Scouting Report: The one dessert you need to have in L.A. right now is something called a ‘brick pastry’
Name: Spartina, a neighborhood Cali-Italian restaurant in the former Melgard gastropub space at Melrose Avenue and Gardner Street. It’s next to the recently closed Johnny Rockets, on that quadrant of the street that includes Greenspan’s Grilled Cheese, Melrose Umbrella Co. and all those clothing stores that sell variations of the same slouchy sweater.
Chef: Stephen Kalt, most recently chef at Caulfield’s at the Sixty Beverly Hills. You may recognize him from his appearance on “Iron Chef America” (he won), or as the former executive chef of Corsa Cucina at the Wynn Las Vegas, or as the chef at Fornelletto at the Borgata Hotel and Casino in Atlantic City, N.J.
Concept: Spartina is a reincarnation of a restaurant Kalt opened in New York City in 1993, also called Spartina. It’s Italian food that leans Mediterranean and a little Korean in presentation, at least when it comes to the amuse buche. Instead of the typical bread and butter, diners are given small tastes of three to four items when they sit down, similar to Korean banchan.
These items will change, but on a recent visit, there were salt-cured olives, pickled cucumbers, salt cod fritters and bite-size squares of spaghetti pie. You know those times when you just want to hang out in your pajamas, wander into the kitchen and eat something cold out of a take-out container? That something cold is probably this spaghetti pie, which tastes like a perfectly cut square of next-day carbonara.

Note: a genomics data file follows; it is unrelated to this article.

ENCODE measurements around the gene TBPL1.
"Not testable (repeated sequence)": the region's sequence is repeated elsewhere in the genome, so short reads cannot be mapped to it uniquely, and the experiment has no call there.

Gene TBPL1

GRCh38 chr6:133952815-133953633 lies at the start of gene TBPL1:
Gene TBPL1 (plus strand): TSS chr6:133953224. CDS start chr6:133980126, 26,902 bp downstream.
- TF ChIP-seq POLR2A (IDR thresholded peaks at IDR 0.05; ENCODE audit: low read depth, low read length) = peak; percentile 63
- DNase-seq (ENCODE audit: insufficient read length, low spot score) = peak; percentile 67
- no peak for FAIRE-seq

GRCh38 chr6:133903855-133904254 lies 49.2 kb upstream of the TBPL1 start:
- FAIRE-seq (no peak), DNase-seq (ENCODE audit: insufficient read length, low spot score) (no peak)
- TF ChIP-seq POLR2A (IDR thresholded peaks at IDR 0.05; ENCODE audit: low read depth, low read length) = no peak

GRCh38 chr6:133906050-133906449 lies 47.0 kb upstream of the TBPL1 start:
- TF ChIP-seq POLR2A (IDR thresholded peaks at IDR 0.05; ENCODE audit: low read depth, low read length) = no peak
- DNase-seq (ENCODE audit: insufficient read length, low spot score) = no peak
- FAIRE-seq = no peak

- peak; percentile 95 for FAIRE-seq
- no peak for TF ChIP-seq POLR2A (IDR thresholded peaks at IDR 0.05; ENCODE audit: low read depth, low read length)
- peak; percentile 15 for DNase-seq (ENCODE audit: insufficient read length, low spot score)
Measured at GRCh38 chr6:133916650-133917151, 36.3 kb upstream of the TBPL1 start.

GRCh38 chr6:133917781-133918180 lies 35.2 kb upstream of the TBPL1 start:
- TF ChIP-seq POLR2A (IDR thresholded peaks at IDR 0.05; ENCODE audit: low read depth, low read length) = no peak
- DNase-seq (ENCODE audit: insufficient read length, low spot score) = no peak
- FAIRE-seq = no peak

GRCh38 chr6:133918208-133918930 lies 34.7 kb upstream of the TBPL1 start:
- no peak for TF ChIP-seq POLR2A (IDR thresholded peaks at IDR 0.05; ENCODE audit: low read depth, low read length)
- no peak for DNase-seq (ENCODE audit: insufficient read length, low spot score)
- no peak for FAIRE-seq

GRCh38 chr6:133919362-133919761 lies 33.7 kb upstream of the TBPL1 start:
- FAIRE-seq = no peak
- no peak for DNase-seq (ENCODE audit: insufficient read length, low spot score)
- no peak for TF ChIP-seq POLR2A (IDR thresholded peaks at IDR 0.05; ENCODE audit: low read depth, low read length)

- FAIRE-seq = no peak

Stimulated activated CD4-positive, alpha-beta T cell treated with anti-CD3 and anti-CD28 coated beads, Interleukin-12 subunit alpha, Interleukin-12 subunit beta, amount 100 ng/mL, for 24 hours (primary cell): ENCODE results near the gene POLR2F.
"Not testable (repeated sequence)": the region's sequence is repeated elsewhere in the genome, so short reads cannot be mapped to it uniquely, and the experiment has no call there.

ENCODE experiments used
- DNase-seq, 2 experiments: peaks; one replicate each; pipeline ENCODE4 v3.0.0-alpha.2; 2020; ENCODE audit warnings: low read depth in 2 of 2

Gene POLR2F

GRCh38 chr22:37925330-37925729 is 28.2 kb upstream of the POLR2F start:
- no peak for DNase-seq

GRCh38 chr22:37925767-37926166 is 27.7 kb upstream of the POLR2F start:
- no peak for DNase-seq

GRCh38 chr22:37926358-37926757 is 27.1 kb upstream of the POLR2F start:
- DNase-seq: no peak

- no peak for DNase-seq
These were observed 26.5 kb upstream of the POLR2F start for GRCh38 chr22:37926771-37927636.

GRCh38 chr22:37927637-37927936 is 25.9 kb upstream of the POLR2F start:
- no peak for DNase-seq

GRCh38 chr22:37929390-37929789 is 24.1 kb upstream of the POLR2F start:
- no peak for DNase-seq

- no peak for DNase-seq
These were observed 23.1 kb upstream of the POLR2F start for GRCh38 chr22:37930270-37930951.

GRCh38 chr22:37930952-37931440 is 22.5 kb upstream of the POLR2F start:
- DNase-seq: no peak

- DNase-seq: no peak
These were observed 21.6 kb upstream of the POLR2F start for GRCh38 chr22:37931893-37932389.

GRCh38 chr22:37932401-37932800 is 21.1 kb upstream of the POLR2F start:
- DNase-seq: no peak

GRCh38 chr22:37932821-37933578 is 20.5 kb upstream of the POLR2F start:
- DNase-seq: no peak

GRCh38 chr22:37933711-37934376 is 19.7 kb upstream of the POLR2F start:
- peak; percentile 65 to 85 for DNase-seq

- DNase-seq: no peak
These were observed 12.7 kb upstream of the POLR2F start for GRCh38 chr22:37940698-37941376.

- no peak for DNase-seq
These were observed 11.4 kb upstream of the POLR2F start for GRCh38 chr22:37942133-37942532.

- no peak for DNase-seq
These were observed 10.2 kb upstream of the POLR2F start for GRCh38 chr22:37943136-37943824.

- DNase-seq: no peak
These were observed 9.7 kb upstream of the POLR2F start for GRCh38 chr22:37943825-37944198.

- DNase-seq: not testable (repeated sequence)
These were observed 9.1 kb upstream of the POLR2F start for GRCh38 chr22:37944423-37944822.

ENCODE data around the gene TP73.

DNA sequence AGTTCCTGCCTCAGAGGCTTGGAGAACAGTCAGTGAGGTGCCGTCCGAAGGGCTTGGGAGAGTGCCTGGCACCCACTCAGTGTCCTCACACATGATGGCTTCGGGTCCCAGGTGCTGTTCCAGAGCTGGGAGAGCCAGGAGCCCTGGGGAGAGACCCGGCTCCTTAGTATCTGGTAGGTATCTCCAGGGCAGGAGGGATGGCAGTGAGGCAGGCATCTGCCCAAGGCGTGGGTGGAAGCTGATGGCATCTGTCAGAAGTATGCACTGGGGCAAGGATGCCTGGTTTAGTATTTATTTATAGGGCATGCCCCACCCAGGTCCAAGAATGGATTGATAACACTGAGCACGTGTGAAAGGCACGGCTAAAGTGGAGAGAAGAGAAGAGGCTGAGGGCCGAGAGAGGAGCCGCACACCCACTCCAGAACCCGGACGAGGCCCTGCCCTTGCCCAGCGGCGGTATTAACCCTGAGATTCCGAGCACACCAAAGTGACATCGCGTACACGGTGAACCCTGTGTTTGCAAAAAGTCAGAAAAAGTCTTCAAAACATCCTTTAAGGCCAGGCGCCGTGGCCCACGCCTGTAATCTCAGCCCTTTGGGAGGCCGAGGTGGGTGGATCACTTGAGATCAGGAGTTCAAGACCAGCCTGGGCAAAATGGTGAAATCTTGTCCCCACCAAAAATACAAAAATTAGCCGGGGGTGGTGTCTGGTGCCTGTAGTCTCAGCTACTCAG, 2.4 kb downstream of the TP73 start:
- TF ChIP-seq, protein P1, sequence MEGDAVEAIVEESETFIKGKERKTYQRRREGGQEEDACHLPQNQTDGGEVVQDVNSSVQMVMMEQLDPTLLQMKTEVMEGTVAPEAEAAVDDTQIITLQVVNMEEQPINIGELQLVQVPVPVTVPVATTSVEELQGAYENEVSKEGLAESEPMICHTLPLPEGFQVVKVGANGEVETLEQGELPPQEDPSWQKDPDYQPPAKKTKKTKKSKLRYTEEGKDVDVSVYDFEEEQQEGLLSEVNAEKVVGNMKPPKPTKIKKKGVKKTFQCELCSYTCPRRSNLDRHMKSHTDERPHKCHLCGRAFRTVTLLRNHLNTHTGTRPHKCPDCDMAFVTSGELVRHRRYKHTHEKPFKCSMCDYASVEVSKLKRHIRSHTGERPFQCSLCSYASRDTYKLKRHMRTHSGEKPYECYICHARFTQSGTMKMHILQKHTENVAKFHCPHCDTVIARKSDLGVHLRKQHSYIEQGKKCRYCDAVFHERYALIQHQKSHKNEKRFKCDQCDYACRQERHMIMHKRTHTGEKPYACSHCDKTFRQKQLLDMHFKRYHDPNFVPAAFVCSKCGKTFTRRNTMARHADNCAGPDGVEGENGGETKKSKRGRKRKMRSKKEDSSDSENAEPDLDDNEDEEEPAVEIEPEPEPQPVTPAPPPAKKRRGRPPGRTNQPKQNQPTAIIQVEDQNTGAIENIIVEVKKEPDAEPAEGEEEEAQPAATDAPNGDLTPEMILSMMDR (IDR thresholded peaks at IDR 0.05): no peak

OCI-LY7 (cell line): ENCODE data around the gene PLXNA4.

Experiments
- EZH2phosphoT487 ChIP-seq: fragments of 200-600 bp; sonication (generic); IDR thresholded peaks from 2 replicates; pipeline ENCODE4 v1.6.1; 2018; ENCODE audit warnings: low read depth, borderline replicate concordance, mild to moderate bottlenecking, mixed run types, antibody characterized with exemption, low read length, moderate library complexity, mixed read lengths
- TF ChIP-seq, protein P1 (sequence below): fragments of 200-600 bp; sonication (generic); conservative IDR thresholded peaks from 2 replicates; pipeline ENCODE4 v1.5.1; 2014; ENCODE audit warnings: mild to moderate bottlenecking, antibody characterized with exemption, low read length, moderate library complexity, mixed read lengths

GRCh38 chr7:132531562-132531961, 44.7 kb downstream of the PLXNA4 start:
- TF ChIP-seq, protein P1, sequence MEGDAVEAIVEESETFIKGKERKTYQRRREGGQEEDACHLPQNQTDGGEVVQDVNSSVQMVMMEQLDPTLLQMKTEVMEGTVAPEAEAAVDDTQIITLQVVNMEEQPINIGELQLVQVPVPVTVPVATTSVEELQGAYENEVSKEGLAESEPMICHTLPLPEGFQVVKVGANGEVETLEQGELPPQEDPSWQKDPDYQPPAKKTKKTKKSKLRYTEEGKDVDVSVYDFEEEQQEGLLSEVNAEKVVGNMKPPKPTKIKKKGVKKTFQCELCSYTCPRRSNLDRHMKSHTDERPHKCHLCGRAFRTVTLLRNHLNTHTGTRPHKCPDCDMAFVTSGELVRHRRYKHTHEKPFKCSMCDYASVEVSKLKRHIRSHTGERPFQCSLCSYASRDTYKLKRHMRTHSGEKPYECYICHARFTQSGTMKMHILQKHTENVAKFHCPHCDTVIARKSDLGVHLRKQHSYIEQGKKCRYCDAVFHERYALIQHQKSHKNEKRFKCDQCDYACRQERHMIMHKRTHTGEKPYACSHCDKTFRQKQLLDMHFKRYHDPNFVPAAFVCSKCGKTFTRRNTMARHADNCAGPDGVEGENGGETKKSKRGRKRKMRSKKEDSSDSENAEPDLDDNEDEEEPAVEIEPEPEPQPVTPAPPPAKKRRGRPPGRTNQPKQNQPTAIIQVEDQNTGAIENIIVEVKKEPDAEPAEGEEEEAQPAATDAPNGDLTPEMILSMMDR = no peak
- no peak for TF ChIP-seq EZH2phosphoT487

Dish that represents the restaurant and why: The grilled avocado. A whole avocado is split and grilled until the interior is branded with pretty grill marks. Then the avocado is stuffed with a tart salad of diced tomato, dressed with Moroccan lemon and Calabrian chile oil. Both halves are topped with large spoonfuls of grated ricotta salata.
Or if you’re in the mood for pasta, there’s a burrata ravioli. The burrata Caprese-ish dish that appears on almost every menu in the city has been nipped and tucked into a ravioli stuffed with burrata, served with a sweet tomato sauce and a chiffonade of basil.
You can’t leave without ordering this: A stack of crisp Moroccan brick pastry covered in sweet, orange-scented crème anglaise. Imagine multiple layers of a cross between a Chinese wonton wrapper and phyllo dough, stacked in a bowl, covered in sweet custard sauce. Kalt was inspired by a trip to Marrakesh, where he watched women make a wet, sticky dough that turned out to be brick pastry, typically used to make b’steeya, a classic North African dish stuffed with pigeon, egg, almonds and powdered sugar.
“I dined at Dar Yacout ... this incredibly beautiful, chic restaurant in the middle of nowhere down alleys and winding roads,” says Kalt. “At the end of the meal, a large platter is brought to the table with a stack of these paper-thin sheets of fried pastry dough. The waiter pours a stream of crème anglaise over the top, and I have to say it was extraordinary.”
Spartina pastry chef Stacy Desrosiers makes the orange crème anglaise, which is poured over the pastry tableside.
Info: 7505 Melrose Ave., Los Angeles, (323) 782-1023, www.spartina.la.
My sweet tooth has an attitude. Follow me on Twitter @Jenn_Harris_
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